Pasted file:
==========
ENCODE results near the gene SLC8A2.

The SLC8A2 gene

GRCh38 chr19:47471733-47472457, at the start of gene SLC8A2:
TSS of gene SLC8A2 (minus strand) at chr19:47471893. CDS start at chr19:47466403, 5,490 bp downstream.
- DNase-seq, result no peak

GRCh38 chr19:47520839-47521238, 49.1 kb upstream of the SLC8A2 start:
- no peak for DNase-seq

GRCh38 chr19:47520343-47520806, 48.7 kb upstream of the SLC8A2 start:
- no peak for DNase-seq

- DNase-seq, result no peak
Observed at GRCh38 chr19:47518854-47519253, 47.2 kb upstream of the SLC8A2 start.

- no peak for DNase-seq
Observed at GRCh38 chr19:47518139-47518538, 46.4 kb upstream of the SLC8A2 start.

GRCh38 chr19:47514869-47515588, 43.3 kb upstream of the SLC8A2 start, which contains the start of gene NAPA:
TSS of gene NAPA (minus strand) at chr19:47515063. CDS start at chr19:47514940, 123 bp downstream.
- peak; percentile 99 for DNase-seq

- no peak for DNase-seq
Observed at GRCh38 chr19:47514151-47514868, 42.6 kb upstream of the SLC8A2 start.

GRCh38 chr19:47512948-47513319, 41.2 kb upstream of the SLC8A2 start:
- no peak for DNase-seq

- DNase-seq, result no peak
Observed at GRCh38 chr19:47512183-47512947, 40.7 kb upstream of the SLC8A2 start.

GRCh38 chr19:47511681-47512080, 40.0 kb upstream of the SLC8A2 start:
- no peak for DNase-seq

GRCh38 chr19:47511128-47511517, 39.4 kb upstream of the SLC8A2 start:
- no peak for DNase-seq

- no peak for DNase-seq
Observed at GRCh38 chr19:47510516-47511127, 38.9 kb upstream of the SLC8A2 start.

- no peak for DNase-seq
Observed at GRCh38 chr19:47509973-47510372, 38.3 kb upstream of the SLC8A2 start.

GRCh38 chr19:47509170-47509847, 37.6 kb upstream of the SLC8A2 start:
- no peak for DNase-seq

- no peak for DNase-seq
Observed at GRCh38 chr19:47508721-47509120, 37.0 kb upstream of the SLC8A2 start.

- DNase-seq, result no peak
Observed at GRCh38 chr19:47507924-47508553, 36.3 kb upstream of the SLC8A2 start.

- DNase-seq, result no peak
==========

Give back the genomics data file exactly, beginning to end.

ENCODE results near the gene SLC8A2.

The SLC8A2 gene

GRCh38 chr19:47471733-47472457, at the start of gene SLC8A2:
TSS of gene SLC8A2 (minus strand) at chr19:47471893. CDS start at chr19:47466403, 5,490 bp downstream.
- DNase-seq, result no peak

GRCh38 chr19:47520839-47521238, 49.1 kb upstream of the SLC8A2 start:
- no peak for DNase-seq

GRCh38 chr19:47520343-47520806, 48.7 kb upstream of the SLC8A2 start:
- no peak for DNase-seq

- DNase-seq, result no peak
Observed at GRCh38 chr19:47518854-47519253, 47.2 kb upstream of the SLC8A2 start.

- no peak for DNase-seq
Observed at GRCh38 chr19:47518139-47518538, 46.4 kb upstream of the SLC8A2 start.

GRCh38 chr19:47514869-47515588, 43.3 kb upstream of the SLC8A2 start, which contains the start of gene NAPA:
TSS of gene NAPA (minus strand) at chr19:47515063. CDS start at chr19:47514940, 123 bp downstream.
- peak; percentile 99 for DNase-seq

- no peak for DNase-seq
Observed at GRCh38 chr19:47514151-47514868, 42.6 kb upstream of the SLC8A2 start.

GRCh38 chr19:47512948-47513319, 41.2 kb upstream of the SLC8A2 start:
- no peak for DNase-seq

- DNase-seq, result no peak
Observed at GRCh38 chr19:47512183-47512947, 40.7 kb upstream of the SLC8A2 start.

GRCh38 chr19:47511681-47512080, 40.0 kb upstream of the SLC8A2 start:
- no peak for DNase-seq

GRCh38 chr19:47511128-47511517, 39.4 kb upstream of the SLC8A2 start:
- no peak for DNase-seq

- no peak for DNase-seq
Observed at GRCh38 chr19:47510516-47511127, 38.9 kb upstream of the SLC8A2 start.

- no peak for DNase-seq
Observed at GRCh38 chr19:47509973-47510372, 38.3 kb upstream of the SLC8A2 start.

GRCh38 chr19:47509170-47509847, 37.6 kb upstream of the SLC8A2 start:
- no peak for DNase-seq

- no peak for DNase-seq
Observed at GRCh38 chr19:47508721-47509120, 37.0 kb upstream of the SLC8A2 start.

- DNase-seq, result no peak
Observed at GRCh38 chr19:47507924-47508553, 36.3 kb upstream of the SLC8A2 start.

- DNase-seq, result no peak